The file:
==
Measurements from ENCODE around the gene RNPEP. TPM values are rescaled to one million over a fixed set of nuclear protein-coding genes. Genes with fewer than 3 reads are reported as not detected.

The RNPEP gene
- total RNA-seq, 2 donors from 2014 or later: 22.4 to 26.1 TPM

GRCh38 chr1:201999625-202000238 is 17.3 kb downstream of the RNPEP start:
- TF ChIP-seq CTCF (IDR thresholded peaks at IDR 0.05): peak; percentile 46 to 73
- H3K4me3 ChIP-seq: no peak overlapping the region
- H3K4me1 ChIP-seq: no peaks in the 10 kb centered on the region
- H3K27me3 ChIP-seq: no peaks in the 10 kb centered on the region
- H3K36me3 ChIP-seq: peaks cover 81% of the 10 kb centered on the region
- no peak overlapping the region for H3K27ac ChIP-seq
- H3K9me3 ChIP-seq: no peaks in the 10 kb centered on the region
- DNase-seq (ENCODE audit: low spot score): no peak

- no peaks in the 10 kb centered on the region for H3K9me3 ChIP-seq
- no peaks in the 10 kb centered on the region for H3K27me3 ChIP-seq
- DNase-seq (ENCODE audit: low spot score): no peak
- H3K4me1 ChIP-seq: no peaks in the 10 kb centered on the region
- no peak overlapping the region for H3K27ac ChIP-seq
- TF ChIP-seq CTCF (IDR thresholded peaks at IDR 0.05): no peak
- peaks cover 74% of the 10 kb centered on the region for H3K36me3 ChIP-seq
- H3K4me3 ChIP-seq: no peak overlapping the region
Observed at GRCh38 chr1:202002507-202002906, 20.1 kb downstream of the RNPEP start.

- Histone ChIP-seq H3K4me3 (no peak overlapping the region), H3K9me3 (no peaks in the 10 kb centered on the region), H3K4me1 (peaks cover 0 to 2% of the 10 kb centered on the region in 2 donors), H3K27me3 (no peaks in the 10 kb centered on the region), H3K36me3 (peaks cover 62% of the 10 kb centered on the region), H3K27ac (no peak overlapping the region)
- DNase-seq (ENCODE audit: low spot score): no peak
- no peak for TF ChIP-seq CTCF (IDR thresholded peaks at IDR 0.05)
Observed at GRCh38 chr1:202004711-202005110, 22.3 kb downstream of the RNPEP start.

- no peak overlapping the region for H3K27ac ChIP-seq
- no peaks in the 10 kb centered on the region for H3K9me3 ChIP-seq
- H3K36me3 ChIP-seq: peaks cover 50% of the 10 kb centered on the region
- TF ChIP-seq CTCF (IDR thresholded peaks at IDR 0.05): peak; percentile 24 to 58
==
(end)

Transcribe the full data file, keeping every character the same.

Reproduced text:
Measurements from ENCODE around the gene RNPEP. TPM values are rescaled to one million over a fixed set of nuclear protein-coding genes. Genes with fewer than 3 reads are reported as not detected.

The RNPEP gene
- total RNA-seq, 2 donors from 2014 or later: 22.4 to 26.1 TPM

GRCh38 chr1:201999625-202000238 is 17.3 kb downstream of the RNPEP start:
- TF ChIP-seq CTCF (IDR thresholded peaks at IDR 0.05): peak; percentile 46 to 73
- H3K4me3 ChIP-seq: no peak overlapping the region
- H3K4me1 ChIP-seq: no peaks in the 10 kb centered on the region
- H3K27me3 ChIP-seq: no peaks in the 10 kb centered on the region
- H3K36me3 ChIP-seq: peaks cover 81% of the 10 kb centered on the region
- no peak overlapping the region for H3K27ac ChIP-seq
- H3K9me3 ChIP-seq: no peaks in the 10 kb centered on the region
- DNase-seq (ENCODE audit: low spot score): no peak

- no peaks in the 10 kb centered on the region for H3K9me3 ChIP-seq
- no peaks in the 10 kb centered on the region for H3K27me3 ChIP-seq
- DNase-seq (ENCODE audit: low spot score): no peak
- H3K4me1 ChIP-seq: no peaks in the 10 kb centered on the region
- no peak overlapping the region for H3K27ac ChIP-seq
- TF ChIP-seq CTCF (IDR thresholded peaks at IDR 0.05): no peak
- peaks cover 74% of the 10 kb centered on the region for H3K36me3 ChIP-seq
- H3K4me3 ChIP-seq: no peak overlapping the region
Observed at GRCh38 chr1:202002507-202002906, 20.1 kb downstream of the RNPEP start.

- Histone ChIP-seq H3K4me3 (no peak overlapping the region), H3K9me3 (no peaks in the 10 kb centered on the region), H3K4me1 (peaks cover 0 to 2% of the 10 kb centered on the region in 2 donors), H3K27me3 (no peaks in the 10 kb centered on the region), H3K36me3 (peaks cover 62% of the 10 kb centered on the region), H3K27ac (no peak overlapping the region)
- DNase-seq (ENCODE audit: low spot score): no peak
- no peak for TF ChIP-seq CTCF (IDR thresholded peaks at IDR 0.05)
Observed at GRCh38 chr1:202004711-202005110, 22.3 kb downstream of the RNPEP start.

- no peak overlapping the region for H3K27ac ChIP-seq
- no peaks in the 10 kb centered on the region for H3K9me3 ChIP-seq
- H3K36me3 ChIP-seq: peaks cover 50% of the 10 kb centered on the region
- TF ChIP-seq CTCF (IDR thresholded peaks at IDR 0.05): peak; percentile 24 to 58